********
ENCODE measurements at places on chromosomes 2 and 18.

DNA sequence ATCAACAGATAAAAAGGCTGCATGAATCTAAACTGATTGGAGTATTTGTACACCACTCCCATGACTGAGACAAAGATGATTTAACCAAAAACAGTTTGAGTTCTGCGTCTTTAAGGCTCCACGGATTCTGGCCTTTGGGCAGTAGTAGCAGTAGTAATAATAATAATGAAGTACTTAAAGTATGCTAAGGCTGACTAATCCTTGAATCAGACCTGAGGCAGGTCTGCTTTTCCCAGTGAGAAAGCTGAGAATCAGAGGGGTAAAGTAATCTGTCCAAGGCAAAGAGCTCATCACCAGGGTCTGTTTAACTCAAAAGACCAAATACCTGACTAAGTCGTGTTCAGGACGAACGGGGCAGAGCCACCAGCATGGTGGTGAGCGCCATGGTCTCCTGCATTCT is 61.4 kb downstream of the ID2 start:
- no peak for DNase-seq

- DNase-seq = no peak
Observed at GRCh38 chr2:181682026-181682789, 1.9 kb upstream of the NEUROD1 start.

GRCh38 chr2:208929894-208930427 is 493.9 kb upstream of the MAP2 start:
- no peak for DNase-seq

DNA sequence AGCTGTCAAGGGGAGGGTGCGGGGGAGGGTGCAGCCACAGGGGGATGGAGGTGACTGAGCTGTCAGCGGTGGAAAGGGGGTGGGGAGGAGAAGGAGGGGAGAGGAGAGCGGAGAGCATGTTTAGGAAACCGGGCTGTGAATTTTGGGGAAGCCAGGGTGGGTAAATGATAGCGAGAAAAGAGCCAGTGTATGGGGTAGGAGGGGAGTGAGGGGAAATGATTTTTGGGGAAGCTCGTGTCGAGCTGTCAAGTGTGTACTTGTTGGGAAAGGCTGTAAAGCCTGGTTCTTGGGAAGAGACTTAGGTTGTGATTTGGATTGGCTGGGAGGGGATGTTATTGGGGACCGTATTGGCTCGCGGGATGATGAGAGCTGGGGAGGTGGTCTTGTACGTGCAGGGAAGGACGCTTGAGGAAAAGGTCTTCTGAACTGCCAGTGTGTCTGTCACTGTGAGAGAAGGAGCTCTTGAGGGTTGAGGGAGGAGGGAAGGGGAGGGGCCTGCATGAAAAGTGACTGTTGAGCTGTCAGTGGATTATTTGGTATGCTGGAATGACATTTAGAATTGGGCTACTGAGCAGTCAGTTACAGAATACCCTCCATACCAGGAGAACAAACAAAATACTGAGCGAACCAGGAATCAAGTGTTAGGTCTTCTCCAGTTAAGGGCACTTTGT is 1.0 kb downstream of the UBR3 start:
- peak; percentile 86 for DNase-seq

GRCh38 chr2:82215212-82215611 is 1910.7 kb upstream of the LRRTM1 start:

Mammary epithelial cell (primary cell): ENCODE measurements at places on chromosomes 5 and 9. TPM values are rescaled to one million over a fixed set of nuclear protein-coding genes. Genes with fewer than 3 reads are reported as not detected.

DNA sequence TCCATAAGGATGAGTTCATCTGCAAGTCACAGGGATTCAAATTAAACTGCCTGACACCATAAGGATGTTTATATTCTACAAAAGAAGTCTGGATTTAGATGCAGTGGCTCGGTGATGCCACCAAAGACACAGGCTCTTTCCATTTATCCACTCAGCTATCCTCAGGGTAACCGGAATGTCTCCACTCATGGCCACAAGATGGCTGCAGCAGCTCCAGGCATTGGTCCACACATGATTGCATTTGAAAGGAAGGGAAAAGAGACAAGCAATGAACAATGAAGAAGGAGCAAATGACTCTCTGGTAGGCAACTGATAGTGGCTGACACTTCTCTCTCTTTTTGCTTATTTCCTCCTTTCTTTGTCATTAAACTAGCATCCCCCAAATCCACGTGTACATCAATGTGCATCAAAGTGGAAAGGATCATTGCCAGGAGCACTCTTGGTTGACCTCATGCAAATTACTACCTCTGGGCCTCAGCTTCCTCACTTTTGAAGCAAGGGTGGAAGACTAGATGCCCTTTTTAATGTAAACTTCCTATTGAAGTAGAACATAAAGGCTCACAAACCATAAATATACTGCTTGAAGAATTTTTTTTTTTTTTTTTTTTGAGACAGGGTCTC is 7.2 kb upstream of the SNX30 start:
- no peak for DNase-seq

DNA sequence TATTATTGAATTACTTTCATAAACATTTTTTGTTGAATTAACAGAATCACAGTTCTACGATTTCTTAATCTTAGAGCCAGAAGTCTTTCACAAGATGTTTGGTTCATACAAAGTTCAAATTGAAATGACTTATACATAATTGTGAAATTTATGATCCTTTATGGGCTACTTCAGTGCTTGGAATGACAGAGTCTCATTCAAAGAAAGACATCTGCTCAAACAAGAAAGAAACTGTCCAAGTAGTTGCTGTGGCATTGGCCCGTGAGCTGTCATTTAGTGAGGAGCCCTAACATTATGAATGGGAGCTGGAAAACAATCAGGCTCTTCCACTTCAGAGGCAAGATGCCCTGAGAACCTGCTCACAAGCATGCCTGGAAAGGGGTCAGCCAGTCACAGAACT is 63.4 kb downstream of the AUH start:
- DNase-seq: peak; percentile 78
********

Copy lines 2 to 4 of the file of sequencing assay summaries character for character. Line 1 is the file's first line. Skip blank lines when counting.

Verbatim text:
DNA sequence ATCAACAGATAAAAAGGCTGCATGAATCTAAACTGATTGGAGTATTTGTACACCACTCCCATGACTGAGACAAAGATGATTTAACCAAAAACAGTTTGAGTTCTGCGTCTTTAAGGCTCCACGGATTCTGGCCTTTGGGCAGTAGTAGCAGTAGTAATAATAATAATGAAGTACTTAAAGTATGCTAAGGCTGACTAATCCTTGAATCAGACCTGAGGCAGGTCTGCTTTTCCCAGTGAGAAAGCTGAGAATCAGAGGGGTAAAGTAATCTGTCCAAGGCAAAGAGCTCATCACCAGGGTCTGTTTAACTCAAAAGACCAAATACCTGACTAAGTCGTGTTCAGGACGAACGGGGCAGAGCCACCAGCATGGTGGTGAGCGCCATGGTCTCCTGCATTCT is 61.4 kb downstream of the ID2 start:
- no peak for DNase-seq

- DNase-seq = no peak